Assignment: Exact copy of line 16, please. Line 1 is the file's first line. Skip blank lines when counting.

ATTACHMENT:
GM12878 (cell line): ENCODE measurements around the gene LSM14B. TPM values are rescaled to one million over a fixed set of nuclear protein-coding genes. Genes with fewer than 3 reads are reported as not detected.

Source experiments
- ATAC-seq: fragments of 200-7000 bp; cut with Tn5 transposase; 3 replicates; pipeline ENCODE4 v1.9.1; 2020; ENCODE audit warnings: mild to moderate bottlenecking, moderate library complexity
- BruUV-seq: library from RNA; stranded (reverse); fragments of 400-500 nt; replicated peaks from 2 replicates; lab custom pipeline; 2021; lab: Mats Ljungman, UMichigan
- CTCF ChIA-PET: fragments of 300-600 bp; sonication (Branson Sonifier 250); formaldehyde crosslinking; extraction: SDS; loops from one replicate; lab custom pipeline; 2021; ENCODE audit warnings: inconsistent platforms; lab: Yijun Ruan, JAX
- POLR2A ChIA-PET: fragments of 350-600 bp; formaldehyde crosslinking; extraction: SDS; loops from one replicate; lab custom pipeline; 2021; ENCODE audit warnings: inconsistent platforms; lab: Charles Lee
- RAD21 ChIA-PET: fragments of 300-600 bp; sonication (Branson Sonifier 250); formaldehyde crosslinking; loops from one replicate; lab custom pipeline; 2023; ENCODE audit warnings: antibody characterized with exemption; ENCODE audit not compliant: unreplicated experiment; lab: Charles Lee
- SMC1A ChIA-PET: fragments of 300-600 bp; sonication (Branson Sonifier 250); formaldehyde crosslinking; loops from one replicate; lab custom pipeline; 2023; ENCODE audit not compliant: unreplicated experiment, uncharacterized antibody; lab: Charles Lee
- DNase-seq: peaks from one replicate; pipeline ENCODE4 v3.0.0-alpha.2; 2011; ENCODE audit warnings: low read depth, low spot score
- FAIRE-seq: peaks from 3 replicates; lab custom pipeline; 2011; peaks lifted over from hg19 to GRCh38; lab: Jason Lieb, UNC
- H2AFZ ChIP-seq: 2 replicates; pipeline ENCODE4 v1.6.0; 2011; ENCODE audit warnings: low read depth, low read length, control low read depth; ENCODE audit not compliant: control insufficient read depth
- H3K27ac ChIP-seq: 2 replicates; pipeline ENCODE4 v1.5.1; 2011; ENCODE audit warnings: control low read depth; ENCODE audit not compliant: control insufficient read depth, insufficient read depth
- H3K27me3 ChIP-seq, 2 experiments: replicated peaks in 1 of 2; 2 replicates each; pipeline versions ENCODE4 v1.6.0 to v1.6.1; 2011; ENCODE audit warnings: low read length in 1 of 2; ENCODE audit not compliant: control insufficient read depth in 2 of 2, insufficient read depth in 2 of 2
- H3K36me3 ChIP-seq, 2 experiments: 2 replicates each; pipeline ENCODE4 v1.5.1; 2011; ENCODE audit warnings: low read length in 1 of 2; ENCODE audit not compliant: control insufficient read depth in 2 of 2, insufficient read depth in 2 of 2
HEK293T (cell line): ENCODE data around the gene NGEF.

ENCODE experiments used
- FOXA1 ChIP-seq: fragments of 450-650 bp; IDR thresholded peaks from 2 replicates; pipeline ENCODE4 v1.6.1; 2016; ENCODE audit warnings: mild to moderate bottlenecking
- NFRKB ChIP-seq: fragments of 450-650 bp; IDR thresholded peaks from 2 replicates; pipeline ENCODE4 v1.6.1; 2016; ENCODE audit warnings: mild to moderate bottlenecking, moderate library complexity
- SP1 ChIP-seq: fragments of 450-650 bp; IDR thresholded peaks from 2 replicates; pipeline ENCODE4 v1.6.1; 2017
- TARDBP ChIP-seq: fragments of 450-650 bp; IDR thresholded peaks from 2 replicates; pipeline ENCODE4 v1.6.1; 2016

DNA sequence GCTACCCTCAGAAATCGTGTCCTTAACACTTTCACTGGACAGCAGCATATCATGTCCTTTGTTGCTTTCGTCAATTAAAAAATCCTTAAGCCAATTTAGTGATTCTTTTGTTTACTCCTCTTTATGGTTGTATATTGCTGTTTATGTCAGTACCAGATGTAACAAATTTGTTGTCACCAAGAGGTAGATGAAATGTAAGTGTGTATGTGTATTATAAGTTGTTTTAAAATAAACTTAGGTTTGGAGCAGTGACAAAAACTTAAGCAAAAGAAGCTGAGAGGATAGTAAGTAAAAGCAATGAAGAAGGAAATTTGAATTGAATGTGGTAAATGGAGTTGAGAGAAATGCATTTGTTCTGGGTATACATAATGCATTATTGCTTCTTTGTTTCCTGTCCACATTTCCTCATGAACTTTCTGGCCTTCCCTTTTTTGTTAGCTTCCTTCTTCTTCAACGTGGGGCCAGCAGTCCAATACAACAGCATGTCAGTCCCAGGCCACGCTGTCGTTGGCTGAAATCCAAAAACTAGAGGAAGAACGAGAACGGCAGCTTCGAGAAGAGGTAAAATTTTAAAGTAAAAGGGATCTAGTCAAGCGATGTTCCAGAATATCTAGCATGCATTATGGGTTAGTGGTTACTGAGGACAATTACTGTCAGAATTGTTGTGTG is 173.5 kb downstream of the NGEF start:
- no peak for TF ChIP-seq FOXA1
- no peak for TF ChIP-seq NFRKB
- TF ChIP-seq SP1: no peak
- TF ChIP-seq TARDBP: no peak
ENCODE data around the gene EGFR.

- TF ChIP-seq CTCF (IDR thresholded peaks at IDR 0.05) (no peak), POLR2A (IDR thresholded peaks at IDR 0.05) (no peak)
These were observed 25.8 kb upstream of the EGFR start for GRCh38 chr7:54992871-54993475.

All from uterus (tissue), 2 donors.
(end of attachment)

ENCODE experiments used